The 3400 Block of Powelton Avenue


William Sellers invented the United States standard screw thread. Sellers, a man from a family of industrialists, owned the deeds to a string of plots in the 3400 block of Powelton Avenue in Powelton Village. Besides being a landowner, he was also president of the Franklin Institute from 1864 to 1867. More inclined to pursue his inventions than manage real estate, he sold his land holdings at 3411-27 Powelton Ave. in 1883. He transferred the deed to his prime property, 3427 Powelton, at the northeast corner of 35th Street and Powelton Avenue, to Elizabeth Emery, Jr. She transferred it again a decade later to Harrison D. Stratton, an ice manufacturer.
That’s where the history of residential development along 34th and Powelton commenced in earnest. Stratton built a Victorian-style mansion at 3427 Powelton. The brick mansion with a massive roof deck enclosed by a small stone fence allowed Stratton to throw lavish parties with his wife, daughter and 20year-old niece, including her wedding party. He also had two servants on staff.

This photo of the Harrison Stratton mansion is the earliest photo of a structure standing on the lot originally owned by William Sellers at 3427 Powelton Avenue. William Sellers is Mary Febiger Fife’s maternal grandfather. Notice the TKE House on the right hand side of the image.

This photo of the Harrison Stratton mansion is the earliest photo of a structure standing on the lot originally owned by William Sellers at 3427 Powelton Avenue. William Sellers is Mary Febiger Fife’s maternal grandfather.
Notice the TKE House on the right hand side of the image.

The mansion was sold to his niece in 1912 and demolished in 1914. In its place rose the Sunderland House, a massive apartment building of grey Wissahickon schist. The land and four-story apartment building was sold for $235,000 in 1922.

Starting in 1940, a series of middle-class families lived there from teachers to lodgers to opticians. Before that, its residents were mostly upper-class. The rest of the homes on the block remained upper-class homes for a long period. The home at 3411 Powelton became a sort of rooming establishment in the 1930s. In 1958, 3411 Powelton Ave. was sold to Drexel University. That was six years after Drexel bought 3421 Powelton Ave. in 1952. Twenty years later the flagship of the block, the lot at 3427 that had housed the old Sunderland Apartments and onetime home of the man who made it all possible, William Sellers, was sold to Drexel in 1972.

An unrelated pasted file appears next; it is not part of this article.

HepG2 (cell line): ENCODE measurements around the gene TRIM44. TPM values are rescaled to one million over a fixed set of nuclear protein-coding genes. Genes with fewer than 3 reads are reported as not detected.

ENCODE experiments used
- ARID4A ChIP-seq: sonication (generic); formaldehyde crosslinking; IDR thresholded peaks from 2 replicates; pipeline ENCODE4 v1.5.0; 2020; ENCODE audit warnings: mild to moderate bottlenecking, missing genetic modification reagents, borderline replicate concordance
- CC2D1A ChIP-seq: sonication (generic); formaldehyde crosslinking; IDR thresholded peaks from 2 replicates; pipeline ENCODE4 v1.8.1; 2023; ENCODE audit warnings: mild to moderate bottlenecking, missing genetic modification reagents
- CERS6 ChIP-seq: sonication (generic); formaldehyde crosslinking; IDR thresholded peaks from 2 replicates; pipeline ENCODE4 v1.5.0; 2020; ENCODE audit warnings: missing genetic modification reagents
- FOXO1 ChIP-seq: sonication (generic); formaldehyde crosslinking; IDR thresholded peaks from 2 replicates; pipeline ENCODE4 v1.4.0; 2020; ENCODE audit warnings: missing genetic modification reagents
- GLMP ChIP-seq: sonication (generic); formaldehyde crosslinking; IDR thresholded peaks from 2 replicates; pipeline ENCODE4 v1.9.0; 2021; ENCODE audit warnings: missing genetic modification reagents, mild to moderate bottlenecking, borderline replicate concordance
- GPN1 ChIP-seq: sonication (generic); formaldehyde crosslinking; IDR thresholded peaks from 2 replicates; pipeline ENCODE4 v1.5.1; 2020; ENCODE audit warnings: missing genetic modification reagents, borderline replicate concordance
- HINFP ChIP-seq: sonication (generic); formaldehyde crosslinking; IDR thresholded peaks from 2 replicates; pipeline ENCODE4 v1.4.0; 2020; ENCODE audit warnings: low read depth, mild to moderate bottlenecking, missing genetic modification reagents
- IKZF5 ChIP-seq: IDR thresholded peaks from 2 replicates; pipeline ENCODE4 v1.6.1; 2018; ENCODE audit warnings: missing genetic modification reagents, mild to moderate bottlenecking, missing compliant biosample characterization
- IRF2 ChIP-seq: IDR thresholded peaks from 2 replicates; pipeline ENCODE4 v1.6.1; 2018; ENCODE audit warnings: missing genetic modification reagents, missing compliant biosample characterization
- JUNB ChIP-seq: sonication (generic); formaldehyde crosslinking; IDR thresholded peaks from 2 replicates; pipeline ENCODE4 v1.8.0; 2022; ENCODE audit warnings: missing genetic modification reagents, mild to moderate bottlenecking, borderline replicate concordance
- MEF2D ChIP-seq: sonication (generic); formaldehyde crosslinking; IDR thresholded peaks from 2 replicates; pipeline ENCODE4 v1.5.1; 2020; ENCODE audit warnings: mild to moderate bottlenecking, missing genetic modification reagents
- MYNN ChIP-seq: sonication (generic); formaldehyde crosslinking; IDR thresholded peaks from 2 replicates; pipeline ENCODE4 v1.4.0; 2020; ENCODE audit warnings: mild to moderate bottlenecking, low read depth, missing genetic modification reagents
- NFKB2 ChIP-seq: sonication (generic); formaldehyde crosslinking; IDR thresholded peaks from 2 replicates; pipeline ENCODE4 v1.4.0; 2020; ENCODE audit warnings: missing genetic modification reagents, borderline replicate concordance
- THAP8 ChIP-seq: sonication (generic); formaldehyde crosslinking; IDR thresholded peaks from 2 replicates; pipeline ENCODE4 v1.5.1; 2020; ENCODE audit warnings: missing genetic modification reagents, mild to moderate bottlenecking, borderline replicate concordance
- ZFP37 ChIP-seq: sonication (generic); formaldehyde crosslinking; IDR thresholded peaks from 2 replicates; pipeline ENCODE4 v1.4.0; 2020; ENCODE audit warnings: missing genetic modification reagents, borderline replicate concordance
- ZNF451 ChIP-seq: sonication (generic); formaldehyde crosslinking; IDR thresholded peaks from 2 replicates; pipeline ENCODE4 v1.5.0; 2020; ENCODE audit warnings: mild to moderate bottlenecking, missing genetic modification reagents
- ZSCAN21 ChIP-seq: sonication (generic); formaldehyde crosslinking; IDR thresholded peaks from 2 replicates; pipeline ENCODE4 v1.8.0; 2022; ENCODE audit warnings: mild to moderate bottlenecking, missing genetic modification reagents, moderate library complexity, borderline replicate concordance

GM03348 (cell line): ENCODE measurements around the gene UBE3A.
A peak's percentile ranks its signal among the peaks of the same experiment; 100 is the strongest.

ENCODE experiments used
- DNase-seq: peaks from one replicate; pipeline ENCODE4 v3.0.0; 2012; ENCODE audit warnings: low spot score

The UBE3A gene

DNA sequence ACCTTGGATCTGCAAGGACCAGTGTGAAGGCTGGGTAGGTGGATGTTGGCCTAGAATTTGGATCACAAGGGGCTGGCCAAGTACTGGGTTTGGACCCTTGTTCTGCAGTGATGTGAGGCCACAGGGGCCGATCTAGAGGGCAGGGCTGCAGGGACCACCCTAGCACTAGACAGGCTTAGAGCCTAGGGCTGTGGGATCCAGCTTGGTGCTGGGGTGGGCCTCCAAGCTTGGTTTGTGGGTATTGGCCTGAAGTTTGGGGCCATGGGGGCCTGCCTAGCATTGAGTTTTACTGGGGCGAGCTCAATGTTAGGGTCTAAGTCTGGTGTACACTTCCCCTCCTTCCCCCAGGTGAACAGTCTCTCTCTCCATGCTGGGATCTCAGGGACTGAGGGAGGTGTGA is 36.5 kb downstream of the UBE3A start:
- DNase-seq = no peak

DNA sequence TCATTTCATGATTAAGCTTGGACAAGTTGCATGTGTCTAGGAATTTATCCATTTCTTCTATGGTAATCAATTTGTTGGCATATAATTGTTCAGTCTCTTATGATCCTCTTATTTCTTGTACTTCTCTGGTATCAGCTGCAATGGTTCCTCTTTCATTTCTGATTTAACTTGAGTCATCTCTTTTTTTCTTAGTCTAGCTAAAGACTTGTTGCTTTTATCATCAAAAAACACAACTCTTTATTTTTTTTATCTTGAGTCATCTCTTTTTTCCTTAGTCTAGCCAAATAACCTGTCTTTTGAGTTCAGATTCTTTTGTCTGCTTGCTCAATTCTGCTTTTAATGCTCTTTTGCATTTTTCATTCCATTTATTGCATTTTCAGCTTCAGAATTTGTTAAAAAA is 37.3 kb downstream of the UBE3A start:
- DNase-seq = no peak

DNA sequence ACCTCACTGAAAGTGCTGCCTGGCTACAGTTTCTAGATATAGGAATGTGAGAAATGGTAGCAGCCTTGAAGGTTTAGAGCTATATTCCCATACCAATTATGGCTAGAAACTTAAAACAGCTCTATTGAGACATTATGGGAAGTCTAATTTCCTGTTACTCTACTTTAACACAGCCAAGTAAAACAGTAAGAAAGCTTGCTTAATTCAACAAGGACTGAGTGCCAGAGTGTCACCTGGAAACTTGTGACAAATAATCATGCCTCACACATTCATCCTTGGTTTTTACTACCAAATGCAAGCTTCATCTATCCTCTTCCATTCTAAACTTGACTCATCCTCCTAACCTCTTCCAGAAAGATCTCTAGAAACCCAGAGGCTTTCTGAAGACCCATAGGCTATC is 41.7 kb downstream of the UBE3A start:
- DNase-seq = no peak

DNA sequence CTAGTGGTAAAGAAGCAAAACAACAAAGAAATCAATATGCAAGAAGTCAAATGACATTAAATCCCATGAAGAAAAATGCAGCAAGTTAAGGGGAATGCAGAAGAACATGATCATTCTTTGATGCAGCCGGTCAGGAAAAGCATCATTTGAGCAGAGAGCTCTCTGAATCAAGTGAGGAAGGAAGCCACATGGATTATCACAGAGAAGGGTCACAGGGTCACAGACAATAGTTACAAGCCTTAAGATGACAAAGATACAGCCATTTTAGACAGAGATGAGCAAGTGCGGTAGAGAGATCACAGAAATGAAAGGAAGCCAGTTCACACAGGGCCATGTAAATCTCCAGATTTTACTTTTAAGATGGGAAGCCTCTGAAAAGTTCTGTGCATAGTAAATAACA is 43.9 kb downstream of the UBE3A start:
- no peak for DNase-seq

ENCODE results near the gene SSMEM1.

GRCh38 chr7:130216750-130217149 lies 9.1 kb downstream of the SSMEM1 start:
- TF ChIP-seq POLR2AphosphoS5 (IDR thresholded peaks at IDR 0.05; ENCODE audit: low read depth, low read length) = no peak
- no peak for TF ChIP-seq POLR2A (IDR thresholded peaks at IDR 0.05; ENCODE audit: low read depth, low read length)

3427_Fire

This photo from The Evening Bulletin shows the fire that destroyed the Sunderland House in 1974.

The Sunderland Court Fire

 

“It occurred on a late Friday night after heavy partying on our part. I was on co-op at the time, but had returned from New Jersey for a date with my old flame. At any rate, it occurred in late winter or early spring of 1974, if I’m not mistaken. I distinctly remember Frater John (Slim) McGlynn literally dragging me out of a VERY sound sleep in the wee hours of the morning because he was unable to shake me awake. I had borrowed an empty bunk in the Barn, his room at the time. Anyway, I remember a close friend of the old flame lived in the apartments between the SAM house next door and Pi Kappa Phi made breakfast for a bunch of us, since we were not allowed back into the Chapter House until all smoke had been cleared and the house checked out for fire. It was AMAZING that the house escaped major damage, because there was probably a space of less than 15 feet between them and us. That’s all I have to say about that, to steal a line from Forrest Gump.”- Frater Chuck Persch (Funk) A.T. 907

 

The site of the old Stratton mansion and Sunderland House is now a playground owned by Drexel University. This view is to the north from Powelton Avenue.
Not a single testament shows people the spot where the man who invented the modern screw once spent so much of his time.